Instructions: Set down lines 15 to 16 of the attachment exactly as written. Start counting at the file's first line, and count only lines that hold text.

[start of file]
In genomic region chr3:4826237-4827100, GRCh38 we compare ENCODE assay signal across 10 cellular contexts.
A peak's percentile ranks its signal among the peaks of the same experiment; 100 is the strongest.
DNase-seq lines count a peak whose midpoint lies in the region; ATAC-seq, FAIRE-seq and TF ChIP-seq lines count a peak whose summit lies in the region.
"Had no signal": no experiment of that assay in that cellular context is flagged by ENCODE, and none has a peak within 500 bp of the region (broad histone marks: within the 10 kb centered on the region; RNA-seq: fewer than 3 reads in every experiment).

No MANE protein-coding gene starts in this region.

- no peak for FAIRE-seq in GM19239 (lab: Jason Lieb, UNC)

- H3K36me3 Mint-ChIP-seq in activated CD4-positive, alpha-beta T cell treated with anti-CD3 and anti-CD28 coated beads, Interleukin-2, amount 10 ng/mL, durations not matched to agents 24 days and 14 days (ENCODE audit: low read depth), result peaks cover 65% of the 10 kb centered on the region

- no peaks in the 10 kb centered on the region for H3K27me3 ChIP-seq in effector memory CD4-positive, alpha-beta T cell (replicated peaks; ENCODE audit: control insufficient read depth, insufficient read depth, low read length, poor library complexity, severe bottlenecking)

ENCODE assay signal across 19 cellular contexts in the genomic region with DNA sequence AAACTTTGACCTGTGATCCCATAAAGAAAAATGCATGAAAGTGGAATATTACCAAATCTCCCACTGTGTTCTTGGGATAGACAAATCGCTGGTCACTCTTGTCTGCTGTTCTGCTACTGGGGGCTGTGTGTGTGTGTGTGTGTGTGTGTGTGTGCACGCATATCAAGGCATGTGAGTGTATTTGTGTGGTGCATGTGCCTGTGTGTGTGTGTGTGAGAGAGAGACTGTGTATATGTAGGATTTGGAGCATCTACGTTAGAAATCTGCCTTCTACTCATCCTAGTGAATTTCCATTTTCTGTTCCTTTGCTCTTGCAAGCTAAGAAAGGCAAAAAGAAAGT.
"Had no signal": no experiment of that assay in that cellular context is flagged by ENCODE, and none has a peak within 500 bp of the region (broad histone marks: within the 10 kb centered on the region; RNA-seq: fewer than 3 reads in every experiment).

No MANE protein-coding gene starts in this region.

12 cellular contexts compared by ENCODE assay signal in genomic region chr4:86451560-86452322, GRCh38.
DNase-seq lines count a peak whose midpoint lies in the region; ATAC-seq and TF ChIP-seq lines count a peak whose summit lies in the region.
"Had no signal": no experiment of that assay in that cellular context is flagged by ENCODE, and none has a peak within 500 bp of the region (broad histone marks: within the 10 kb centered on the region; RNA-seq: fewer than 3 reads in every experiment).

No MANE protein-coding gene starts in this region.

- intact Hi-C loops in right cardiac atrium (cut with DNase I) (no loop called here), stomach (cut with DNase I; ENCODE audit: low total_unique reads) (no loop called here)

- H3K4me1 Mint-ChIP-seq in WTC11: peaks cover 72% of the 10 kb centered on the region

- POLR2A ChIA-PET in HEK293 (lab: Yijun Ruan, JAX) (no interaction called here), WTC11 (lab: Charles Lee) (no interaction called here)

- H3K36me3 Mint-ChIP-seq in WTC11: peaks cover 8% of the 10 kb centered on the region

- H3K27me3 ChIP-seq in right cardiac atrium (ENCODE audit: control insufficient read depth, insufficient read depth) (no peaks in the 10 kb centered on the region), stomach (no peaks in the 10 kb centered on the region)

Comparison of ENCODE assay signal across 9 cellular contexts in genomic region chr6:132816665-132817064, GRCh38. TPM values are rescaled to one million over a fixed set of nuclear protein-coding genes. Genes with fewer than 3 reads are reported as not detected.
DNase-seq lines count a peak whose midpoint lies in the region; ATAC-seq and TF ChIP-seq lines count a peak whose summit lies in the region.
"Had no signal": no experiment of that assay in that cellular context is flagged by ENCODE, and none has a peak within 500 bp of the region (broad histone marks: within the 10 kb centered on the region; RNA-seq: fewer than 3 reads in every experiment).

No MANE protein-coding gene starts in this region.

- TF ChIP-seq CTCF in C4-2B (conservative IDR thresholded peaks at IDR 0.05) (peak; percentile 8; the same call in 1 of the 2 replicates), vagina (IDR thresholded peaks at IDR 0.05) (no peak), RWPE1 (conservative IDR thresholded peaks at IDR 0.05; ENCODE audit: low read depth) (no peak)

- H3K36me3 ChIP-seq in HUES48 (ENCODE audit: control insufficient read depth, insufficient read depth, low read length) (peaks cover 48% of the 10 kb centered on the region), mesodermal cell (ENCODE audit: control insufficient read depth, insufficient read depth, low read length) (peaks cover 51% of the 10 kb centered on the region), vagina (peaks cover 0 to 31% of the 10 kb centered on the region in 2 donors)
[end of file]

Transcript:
No MANE protein-coding gene starts in this region.

- intact Hi-C loops in right cardiac atrium (cut with DNase I) (no loop called here), stomach (cut with DNase I; ENCODE audit: low total_unique reads) (no loop called here)